“Learn the basics about the limits to recycling. Yes, there can be limits to recycling, depending on which materials can or cannot be recyclable, on its cost and how involved society is.”
An alternative to recycling is upcycling, or reusing materials and things you would have otherwise thrown away. This gives a new life and a new use to things without requiring any extra resorting or processing.
The team at Personal Creations made a graphic showing how you can upcycle items around the home to keep it out of the garbage. There are 40 ideas overall and there’s inspiration and examples for different materials you commonly have at home.
So the next time you’re headed to the trash or recycle bin check out this graphic and think about if there’s a good use you could put that item to first:
Mason jars have been around for over 100 years, and they were originally used for canning and preserving food. Over the past few decades, however, the uses for these versatile jars have taken a creative spin. From gift containers to wedding decorations, Mason jars are on thousands of Pinterest boards for one reason or another. Dinah Wulf compiled a list of common and creative uses for these versatile jars and has broken these down into four categories: recipes, gardens, gifts, and crafts. She also included some DIYs you can try each of them out!
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(Updated: March 2016) Click the image to go to original source and/or tutorial, enjoy!
Originally Published on Huffington Post
Let’s face it: Reducing your home’s negative impact on the planet will likely require a huge amount of work.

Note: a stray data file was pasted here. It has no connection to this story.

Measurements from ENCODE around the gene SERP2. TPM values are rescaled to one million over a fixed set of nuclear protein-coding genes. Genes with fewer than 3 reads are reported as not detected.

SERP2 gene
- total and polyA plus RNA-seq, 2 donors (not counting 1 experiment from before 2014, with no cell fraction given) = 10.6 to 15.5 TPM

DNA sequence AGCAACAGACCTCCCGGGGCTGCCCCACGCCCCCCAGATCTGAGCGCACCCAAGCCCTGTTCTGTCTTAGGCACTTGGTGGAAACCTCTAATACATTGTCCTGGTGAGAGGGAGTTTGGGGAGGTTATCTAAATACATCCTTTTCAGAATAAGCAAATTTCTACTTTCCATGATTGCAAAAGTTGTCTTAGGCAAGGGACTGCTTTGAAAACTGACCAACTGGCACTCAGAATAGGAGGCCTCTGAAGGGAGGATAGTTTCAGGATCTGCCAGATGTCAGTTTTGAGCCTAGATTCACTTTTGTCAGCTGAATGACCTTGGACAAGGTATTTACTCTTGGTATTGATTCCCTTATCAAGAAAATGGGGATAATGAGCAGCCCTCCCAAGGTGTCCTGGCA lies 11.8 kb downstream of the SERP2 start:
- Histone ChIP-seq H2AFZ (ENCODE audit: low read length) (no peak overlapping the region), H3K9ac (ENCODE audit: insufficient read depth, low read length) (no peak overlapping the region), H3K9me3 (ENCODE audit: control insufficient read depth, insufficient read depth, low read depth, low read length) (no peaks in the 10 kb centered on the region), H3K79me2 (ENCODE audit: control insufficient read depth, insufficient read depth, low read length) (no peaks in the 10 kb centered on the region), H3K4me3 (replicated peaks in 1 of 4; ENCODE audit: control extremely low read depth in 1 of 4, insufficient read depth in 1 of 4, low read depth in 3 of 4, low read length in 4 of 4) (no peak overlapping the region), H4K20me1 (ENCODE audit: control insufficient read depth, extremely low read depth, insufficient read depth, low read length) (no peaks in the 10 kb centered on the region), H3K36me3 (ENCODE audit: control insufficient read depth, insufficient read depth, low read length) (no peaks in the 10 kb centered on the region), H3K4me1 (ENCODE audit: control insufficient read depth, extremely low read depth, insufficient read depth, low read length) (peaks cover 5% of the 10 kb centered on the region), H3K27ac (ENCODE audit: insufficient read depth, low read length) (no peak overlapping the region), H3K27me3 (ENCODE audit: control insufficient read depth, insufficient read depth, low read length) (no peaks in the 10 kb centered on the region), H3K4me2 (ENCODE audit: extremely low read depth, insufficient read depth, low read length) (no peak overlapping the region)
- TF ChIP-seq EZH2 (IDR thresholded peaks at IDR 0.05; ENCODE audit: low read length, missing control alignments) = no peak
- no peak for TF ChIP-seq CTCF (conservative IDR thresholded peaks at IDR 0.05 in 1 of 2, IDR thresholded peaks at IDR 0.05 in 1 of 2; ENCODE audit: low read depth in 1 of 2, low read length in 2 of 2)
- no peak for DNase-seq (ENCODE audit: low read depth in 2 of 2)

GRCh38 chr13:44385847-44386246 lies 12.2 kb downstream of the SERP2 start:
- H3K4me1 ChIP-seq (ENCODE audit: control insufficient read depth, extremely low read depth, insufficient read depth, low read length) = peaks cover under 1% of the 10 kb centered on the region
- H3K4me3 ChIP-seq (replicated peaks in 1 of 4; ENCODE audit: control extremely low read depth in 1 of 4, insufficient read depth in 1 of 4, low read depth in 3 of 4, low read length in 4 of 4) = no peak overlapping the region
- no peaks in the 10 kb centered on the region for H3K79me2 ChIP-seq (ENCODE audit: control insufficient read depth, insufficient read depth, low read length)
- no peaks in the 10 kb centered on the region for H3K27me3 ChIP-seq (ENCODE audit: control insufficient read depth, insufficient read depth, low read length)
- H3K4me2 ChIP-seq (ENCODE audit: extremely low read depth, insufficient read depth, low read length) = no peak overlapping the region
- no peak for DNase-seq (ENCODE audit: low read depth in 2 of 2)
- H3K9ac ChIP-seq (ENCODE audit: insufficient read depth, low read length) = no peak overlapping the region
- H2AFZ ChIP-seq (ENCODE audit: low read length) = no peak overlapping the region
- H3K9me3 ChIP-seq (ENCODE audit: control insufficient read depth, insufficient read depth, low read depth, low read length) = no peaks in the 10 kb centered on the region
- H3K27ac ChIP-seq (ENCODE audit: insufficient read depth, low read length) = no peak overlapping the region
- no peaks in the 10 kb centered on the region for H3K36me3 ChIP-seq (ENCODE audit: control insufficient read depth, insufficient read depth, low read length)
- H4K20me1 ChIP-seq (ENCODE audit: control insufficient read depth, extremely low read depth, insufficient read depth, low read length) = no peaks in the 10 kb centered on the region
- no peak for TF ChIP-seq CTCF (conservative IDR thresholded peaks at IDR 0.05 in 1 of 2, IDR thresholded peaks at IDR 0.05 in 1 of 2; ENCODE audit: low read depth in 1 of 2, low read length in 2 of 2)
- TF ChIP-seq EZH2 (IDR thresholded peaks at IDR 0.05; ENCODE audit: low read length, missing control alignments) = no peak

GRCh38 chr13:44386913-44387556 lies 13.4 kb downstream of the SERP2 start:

But solar panels and temperature-regulating walls aren’t the only ways to help your household adopt more eco-friendly practices. There are a ton of easy — and fun — ways to conserve energy.
Luckily for us, UK-based magazine Good To Be Home has some clever ideas on other ways to do it.
Brought to you by Custom Made
Since plastics were first introduced to the U.S. during the mid-late 19th century, we’ve been dependent on the material for it’s versatility, convenience, and function. Currently, plastics are one of the most used materials on a volume basis in U.S. industrial and commercial life. Unfortunately, the sheer mass of plastic used to make containers, packaging, appliances, plates, cups, and so forth has gravely impacted the environment. An estimated 46,000 pieces of plastic occupy each square mile of ocean and at least two thirds of the world’s fish stocks are suffering from plastic ingestion.
Alternative materials—such as reclaimed wood, steel, and glass—can help gradually reduce our reliance on plastic and pose less of an impact on the Earth. Reducing plastic use can range from short term decisions—swapping plastic sandwich bags for washable canvas or throwaway plastic utensils for metal ones—to more long term changes, such as trading in your plastic picnic tables for reclaimed wood barn tables. Making smart swaps can make a big difference over time.